Deportation battle


With little fanfare Friday, an immigration judge handed Mario Arseno Jr. the piece of paper he had waited 14 years to receive: an order making him a lawful permanent resident of the United States.

The brief court hearing ended a saga that reached its nadir in May 2006, when Arseno was arrested at his Las Vegas home in front of his pregnant wife and the couple's six children. He spent the next six months in jail, primarily in California, while he fought efforts to deport him.

"From now on, it's only going to be good things," a beaming Arseno said Friday.

Arseno was among 179 "immigration violators" arrested in Clark County during a six-day operation conducted by U.S. Immigration and Customs Enforcement officers. At the time, a spokeswoman said he would be returned to Peru as soon as the agency received travel documents for him.

Immigration attorney Vicenta Montoya said her client believed he had no choice but to resist his deportation, even though it meant the temporary loss of his freedom in the United States.

"If he had left, he had no idea when he would see his family again, if ever," Montoya said. In addition, she said, "it's more difficult to try to fight a case outside the country than to fight it inside the country."

Montoya said the case shows that immigrants can achieve good results if they pursue legal remedies, although she regrets that Arseno's results didn't come sooner.

"If there's a remedy available to you, you shouldn't give up," she said.

Arseno had good reason to give up. Twice before, motions to reopen his immigration case had been denied.

Montoya filed a third motion in June 2006, and a judge granted it. The decision led to Arseno's release from custody in November and the end of the deportation proceedings.

On Friday, Arseno said his faith in God helped him through the ordeal.

"I always believed in him," the 32-year-old musician said. "He never let me down."

Arseno said he also owed a debt of gratitude to his wife and his lawyer, who stood by him and helped publicize his plight.

His 30-year-old wife, Nancy, went to U.S. Immigration Court on Friday with six of the couple's children, including the son born in January. The couple's 8-year-old son is visiting Arseno's mother in Peru.

Arseno said his new status as a lawful permanent resident of the United States means that he, too, can visit his mother, whom he hasn't seen in 14 years.

With his new green card, Arseno can make the trip without fear of being denied entry upon his return to the United States.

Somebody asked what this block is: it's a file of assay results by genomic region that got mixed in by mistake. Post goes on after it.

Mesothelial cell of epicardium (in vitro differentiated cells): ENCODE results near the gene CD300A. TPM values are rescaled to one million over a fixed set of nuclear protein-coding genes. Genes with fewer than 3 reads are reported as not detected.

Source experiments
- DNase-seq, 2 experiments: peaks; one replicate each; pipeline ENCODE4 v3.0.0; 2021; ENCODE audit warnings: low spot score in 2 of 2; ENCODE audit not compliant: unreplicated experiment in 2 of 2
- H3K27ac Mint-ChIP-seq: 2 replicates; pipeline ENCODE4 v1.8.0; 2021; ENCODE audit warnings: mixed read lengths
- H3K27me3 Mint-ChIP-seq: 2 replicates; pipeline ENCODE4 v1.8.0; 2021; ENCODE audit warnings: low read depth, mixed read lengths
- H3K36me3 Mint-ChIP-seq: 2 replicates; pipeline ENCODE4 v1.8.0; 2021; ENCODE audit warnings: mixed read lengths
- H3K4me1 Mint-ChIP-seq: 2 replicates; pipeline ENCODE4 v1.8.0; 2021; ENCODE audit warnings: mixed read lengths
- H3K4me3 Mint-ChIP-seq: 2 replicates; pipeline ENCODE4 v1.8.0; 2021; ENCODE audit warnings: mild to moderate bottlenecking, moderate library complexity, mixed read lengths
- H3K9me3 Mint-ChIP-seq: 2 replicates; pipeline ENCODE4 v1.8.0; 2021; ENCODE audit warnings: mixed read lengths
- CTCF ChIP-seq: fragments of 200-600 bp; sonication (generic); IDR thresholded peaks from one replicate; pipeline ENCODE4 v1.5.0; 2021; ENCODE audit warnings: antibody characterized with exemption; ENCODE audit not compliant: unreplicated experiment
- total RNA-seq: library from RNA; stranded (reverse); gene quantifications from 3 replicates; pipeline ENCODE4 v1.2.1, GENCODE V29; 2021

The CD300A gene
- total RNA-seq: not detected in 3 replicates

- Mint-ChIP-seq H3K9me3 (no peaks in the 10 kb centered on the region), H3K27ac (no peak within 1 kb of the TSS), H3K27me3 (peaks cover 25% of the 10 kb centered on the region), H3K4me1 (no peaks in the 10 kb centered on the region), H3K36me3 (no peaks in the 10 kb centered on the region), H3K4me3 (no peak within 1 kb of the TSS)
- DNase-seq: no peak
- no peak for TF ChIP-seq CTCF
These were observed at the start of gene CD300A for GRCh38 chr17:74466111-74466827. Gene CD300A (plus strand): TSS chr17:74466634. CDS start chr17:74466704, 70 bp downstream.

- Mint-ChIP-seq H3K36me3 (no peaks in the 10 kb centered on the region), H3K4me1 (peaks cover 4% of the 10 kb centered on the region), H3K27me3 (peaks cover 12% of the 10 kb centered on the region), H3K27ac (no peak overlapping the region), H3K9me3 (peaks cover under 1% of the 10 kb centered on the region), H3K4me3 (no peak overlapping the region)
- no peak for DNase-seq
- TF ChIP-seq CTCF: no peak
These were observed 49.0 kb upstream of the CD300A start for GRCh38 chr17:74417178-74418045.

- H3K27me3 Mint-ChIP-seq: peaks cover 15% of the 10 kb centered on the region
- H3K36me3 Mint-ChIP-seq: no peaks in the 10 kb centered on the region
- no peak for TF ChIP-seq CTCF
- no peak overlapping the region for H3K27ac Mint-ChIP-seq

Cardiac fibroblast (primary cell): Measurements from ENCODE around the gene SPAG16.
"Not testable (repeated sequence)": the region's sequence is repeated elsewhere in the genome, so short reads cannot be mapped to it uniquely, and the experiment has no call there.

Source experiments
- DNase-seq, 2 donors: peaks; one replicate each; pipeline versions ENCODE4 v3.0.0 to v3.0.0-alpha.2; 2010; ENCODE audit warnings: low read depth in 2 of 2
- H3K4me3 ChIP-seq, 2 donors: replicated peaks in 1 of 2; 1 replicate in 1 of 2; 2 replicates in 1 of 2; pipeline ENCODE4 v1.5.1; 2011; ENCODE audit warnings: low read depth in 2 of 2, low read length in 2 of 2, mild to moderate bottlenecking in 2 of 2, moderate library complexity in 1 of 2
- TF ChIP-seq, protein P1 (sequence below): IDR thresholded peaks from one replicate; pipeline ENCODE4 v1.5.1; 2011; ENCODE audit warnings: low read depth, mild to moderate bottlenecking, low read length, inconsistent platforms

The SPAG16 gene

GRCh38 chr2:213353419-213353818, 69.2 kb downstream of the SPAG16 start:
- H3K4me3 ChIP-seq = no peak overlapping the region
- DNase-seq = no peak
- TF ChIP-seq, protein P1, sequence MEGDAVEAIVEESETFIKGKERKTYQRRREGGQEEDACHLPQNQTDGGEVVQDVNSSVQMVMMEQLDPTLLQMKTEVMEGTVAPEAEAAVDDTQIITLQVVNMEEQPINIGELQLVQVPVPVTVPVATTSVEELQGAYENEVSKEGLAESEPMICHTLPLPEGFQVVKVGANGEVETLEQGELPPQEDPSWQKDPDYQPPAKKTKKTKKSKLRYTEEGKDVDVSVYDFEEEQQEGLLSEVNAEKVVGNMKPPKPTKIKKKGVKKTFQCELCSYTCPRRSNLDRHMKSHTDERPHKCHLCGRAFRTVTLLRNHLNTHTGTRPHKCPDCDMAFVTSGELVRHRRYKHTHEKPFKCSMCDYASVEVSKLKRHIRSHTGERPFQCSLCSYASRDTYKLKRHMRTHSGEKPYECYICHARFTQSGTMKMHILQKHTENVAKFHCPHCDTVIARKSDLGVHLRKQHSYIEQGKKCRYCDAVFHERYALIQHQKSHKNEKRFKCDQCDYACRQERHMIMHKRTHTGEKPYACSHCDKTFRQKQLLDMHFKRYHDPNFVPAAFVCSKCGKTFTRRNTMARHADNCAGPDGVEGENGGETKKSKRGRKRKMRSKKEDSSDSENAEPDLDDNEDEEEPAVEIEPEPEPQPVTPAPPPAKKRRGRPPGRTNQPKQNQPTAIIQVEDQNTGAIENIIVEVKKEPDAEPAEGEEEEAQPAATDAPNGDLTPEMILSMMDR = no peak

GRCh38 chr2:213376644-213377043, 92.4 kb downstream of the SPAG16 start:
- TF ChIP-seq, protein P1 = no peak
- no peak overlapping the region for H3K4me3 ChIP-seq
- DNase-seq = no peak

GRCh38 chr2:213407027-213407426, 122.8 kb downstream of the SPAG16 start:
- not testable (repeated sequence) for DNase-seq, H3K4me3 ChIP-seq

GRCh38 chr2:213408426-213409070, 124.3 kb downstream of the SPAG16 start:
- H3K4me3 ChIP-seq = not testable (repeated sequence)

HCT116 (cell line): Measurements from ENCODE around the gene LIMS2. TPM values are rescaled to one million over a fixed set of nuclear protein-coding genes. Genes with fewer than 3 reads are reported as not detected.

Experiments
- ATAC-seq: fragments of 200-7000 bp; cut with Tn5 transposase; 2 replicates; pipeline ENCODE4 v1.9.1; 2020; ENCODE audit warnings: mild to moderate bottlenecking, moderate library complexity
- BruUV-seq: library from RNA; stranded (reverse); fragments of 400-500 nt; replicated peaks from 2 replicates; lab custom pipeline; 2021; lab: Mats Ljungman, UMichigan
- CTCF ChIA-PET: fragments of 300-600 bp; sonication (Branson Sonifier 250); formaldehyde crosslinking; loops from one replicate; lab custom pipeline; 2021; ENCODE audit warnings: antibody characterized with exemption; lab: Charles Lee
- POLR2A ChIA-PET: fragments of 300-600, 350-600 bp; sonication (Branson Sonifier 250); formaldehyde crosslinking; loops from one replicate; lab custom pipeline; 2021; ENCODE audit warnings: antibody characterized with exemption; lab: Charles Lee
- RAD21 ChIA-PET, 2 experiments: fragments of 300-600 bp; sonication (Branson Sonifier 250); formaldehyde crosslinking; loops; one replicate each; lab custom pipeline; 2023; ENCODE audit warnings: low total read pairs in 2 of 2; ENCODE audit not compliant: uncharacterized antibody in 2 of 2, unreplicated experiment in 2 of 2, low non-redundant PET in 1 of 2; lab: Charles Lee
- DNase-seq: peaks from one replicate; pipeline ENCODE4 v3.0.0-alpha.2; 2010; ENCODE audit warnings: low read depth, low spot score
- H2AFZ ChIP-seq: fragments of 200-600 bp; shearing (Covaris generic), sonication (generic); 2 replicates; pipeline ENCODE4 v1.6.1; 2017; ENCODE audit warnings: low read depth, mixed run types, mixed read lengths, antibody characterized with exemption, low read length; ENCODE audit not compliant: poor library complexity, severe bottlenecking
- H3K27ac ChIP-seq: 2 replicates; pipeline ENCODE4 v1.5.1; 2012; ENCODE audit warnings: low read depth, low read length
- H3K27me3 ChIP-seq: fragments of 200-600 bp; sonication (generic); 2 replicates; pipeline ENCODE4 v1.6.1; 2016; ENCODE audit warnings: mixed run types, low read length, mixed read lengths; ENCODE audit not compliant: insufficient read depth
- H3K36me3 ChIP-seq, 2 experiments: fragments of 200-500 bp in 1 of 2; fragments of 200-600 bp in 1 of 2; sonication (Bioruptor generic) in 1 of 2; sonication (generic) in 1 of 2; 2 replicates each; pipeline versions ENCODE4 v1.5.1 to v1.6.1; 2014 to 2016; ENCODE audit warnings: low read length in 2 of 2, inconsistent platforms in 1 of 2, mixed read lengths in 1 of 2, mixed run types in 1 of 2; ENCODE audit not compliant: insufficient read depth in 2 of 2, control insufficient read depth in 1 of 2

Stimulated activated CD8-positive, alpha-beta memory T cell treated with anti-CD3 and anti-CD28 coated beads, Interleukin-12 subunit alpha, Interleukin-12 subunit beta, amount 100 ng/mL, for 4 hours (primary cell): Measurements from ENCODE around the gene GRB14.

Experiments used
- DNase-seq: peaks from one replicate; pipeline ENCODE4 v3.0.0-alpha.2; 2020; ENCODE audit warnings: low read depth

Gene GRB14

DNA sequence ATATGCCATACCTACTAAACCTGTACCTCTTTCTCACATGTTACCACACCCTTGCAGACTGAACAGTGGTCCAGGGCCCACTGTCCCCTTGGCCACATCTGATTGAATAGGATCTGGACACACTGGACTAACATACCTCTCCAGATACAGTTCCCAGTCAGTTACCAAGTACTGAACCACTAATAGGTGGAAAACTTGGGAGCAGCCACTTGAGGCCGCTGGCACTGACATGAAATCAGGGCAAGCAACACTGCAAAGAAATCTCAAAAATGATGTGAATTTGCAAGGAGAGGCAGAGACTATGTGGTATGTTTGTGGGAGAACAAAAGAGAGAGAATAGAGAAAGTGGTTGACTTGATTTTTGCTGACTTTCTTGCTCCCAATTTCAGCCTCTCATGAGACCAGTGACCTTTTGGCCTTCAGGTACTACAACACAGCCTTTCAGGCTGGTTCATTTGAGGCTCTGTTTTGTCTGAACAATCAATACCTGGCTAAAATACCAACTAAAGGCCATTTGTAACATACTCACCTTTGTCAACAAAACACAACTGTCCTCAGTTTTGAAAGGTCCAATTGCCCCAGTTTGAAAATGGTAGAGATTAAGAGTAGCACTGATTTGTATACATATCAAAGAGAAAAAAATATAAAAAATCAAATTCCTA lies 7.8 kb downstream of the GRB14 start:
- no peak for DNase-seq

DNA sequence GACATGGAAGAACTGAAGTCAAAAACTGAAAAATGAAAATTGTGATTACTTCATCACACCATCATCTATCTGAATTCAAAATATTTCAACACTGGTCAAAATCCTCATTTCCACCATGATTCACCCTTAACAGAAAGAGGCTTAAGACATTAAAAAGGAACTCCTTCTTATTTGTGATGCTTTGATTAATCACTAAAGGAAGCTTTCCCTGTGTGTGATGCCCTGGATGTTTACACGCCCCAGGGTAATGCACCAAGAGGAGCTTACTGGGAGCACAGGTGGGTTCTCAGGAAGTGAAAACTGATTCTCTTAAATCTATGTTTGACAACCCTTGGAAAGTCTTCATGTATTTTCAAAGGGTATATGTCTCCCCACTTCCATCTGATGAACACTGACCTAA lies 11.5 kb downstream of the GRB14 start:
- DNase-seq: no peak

Montoya said Arseno's new status also means that in two years and nine months, he can apply for U.S. citizenship, based on his marriage to a U.S. citizen.

He plans to do so.

Arseno entered the United States legally in 1993 on a visitor's visa. While he was on a trip to Puerto Rico, authorities discovered he had overstayed his visa.

He left his address with officials and was allowed to return to the United States. In 1995, a judge in Puerto Rico ordered him deported in absentia.

Montoya contended he never received notice of the deportation hearing and did not learn about it until he applied for a change in status because of his marriage to an American citizen. The Arsenos have been married for nine years; they met while working at the Luxor.

Judge Ronald Mullins granted Arseno's status as a lawful permanent resident Friday after ensuring that the immigrant had undergone a required security clearance.

The joyous proceedings were marred only slightly when Mullins reproached Nancy Arseno with a stern "madame" in response to noise from her 6-month-old son, prompting her to leave the courtroom with her three youngest children.

At the end of the hearing, the judge congratulated Arseno and reminded him that he must behave or risk a renewed attempt to deport him.

In an interview outside the courtroom, Arseno said he just wants to make money and travel.

Before his arrest, Arseno was working as a deliveryman, but his wife was forced to seek public assistance after she lost his support.

Since his release, he has been performing with his Vega Sabor Orchestra and training for a position as a financial adviser.

Nancy Arseno, who sells Avon products, called the resolution of her husband's immigration case "a real beginning."

"Because now we can make plans without having to make sure we have money for the lawyer," she said.

 

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